With no shortage of entertainment options on a bitterly cold Friday night in Downtown Minneapolis, including a sold-out performance from The Suburbs right next door, about two-hundred people packed the walls of the 7th St Entry to experience a couple of incredible up-and-coming acts in a wonderfully intimate setting.
I arrived at the venue just in time to watch a skinny, long-haired man in blue overalls named Sen Morimoto to take the stage. Sen Morimoto is a multi-instrumentalist producer, composer, and songwriter from Kyoto, Japan who moved to Massachusetts at a young age and began a life-long study of jazz saxophone.
Living a life dedicated to music, Morimoto possesses a powerful grasp of jazz composition, pop songwriting, and hip-hop styling, which are fully articulated as the extraordinary sound of an unrivaled talent on Cannonball!, an LP that he wrote, recorded, and mixed by himself.
Morimoto’s multi-instrumentalist ability shined through on Friday night, using a handful of different instruments throughout the performance, most notably that jazz saxophone mentioned above, which received many cheers every time he lifted it from it’s stand. The silky smooth sounds filled the walls of The Entry, piquing the interest of every person in attendance and fixating their attention on the stage.
I even saw Lillie West, front-woman of the headlining band Lala Lala make her way out to join the crowd during Morimoto’s performance, nodding her head and bumping elbows with the fans in the crowd.
Overall it was a wonderful & pleasant performance from a musician I fully expect to become quite familiar with as he continues in this industry. Be prepared to see Sen Morimoto performing his own headlining show in The Entry, and soon enough, on the main stage.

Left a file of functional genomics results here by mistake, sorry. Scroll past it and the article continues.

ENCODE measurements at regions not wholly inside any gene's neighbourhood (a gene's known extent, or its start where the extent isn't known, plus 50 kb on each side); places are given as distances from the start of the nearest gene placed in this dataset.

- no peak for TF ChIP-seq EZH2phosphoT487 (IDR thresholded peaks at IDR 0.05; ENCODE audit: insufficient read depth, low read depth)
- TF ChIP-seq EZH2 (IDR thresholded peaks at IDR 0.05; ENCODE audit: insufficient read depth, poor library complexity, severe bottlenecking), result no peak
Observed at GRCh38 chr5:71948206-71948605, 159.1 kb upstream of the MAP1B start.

Capping off the evening was a performance from Chicago-natives Lala Lala, led by Lillie West. Originally from London, West moved with her family to Los Angeles, where she spent her teenage years, and later to Chicago, where she enrolled at the School of the Art Institute of Chicago.
Inspired by those cities’ DIY music communities, West started Lala Lala as an outlet where she could process her new experiences, which often involved toxic relationships and partying around the city with beloved friends. The turbulence in West’s life throughout that period resulted in an abrasive but tender debut album, Sleepyhead.
West decided to quit drinking, and she began booking her own DIY tours across the country. Sobriety provided her with a newfound sense of self and clarity, and she began writing the songs for her sophomore album The Lamb while also starting the process of re-learning how to live her life.
That sophomore album is what brought West and her band to The Entry on Friday night, following a wonderful performance by tour-mate Sen Morimoto. There were a lot of things I enjoyed about Lala Lala’s performance, like the intimate post-punk/dream-pop sound the band has, to her delightful interactions and playful banter with the crowd in-between songs, but my favorite was something she said about halfway through the performance.
As the jam-packed 7th St Entry joined her in singing the chorus to one of the more popular songs on her sophomore album, a giant smile broke out across her face, and for a moment she lost track of the words and had to wait for the next bar to get back on track. After the song was finished she said, half giggling, “It’s hard for me to sing if I’m smiling so much!”
It was an amazingly genuine and real moment from a performer that is still so early in her journey, and was really fun to watch. The same things that I said about Sen Morimoto can be said for Lillie West and Lala Lala. This will certainly not be the last time we see her grace the stage in Minneapolis, and I look forward to watching her continue to grow and find her place in this industry.